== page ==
Farms must have at least 2% of their land area uncropped to be sure of holding on to key farmland wildlife species.
That’s an early finding from the four-year Farm4bio project (FW, 13 January 2006) where the first-sown covers to encourage biodiversity were established in spring 2007.
Reconciling the need to produce more food while looking after and, if possible, enhancing wildlife is a growing challenge, especially on arable farms dominated by autumn cropping, says project leader Jim Orson of TAG.
Although much useful research was conducted in the SAFFIE experiment and summarised in its Enhancing Arable Biodiversity booklet it didn’t answer the fundamental question of what proportion of farms is required or how covers should be distributed, says Mr Orson. “Our work takes it a step further.”
The £1m Sustainable Arable LINK Farm4bio project is based on 100ha (250-acre) blocks on 24 conventional arable farms (plus four organic ones) in the main southern arable areas. It is examining the biodiversity impact of various treatments applied to 1.5-6ha (4-15-acre) strips or blocks within those farmed areas.
The treatments are:
• Sown flower-rich grass mix, providing nectar for predatory and pollinating insects.
• Sown mix (such as millet and fodder radish) enhancing insect biodiversity and food for birds in summer.
• Sown mix (such as triticale and kale) producing seed for birds over winter.
• Natural regeneration of spring-cultivated land.
The Farm4bio project aims to build on the findings of SAFFIE, says Jim Orson
Recording and analysing the effects, via counts of birds and insects – butterflies, hoverflies and bees – is extremely labour intensive, says Mr Orson. “It’s a huge project overseen by colleagues in BTO, Rothamsted Research and the Game & Wildlife Conservation Trust.”
One initial finding is that while more farmable land out of production generally means more birds, it doesn’t necessarily bring more species.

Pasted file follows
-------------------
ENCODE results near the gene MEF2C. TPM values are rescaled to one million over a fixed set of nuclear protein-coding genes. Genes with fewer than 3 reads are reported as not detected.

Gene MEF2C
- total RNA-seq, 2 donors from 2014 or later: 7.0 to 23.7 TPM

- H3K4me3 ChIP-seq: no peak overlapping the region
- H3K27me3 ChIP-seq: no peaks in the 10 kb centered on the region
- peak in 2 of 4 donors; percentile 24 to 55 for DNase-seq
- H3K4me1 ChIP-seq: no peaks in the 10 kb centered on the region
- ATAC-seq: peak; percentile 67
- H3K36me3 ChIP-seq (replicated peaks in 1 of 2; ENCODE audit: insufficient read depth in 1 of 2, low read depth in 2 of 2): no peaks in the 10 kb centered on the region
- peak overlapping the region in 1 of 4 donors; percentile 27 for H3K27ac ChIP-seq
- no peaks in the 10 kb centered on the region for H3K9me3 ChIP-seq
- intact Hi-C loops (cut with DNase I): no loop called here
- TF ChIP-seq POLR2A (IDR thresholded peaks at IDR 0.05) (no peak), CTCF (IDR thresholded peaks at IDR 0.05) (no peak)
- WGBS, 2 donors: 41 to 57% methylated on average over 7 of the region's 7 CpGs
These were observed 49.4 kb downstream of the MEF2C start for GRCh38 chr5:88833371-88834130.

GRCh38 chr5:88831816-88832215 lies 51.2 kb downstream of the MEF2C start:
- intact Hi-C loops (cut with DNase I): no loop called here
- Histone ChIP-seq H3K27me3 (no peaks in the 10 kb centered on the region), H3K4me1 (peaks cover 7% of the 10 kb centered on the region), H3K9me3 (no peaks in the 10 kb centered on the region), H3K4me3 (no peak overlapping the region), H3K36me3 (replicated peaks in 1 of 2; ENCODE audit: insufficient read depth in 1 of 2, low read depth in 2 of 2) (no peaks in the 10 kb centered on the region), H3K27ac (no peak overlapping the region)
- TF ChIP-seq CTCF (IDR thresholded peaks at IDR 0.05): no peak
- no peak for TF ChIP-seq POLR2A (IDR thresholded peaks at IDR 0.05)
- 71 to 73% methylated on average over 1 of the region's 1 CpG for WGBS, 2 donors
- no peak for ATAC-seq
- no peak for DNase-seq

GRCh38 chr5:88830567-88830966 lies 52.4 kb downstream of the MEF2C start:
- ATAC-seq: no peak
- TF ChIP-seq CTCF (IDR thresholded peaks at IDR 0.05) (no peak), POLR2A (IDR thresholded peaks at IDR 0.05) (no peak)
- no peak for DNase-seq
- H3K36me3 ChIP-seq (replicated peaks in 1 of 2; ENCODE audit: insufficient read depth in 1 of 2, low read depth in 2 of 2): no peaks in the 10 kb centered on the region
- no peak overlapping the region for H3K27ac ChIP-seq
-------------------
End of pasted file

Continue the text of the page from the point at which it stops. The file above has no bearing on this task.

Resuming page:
“Initial analysis suggests that there’s a variation in the response of individual species that appears to be explained by preferences for food source and habitat,” says Mr Orson.
Positive management (as SAFFIE suggested) clearly does enhance biodiversity, the latest work confirms.
“For instance a grass/legume cover hosts far more insects than a grass-only one.
“There’s also some data to suggest that butterflies particularly benefit from the covers when they’re sown in strips rather than blocks.”
By contrast birds seem to prefer large blocks of managed uncropped land to strips along field edges.
But 2008’s wet summer, which would have had dire consequences for pollinating insects, may have restricted some findings, he warns.
The work suggests that the impact of the sown covers depends not only on their extent and distribution, but also on the surrounding landscape.
Much has been found out about the practicality of establishing them on different soils and the biodiversity value of natural regeneration; on heavy soil it has very little, notes Mr Orson.
All participating farmers were visited in February and nearly all said they had agreed to take part to increase biodiversity, with shooting interests a secondary reason, notes Mr Orson. Plenty of conclusions emerged: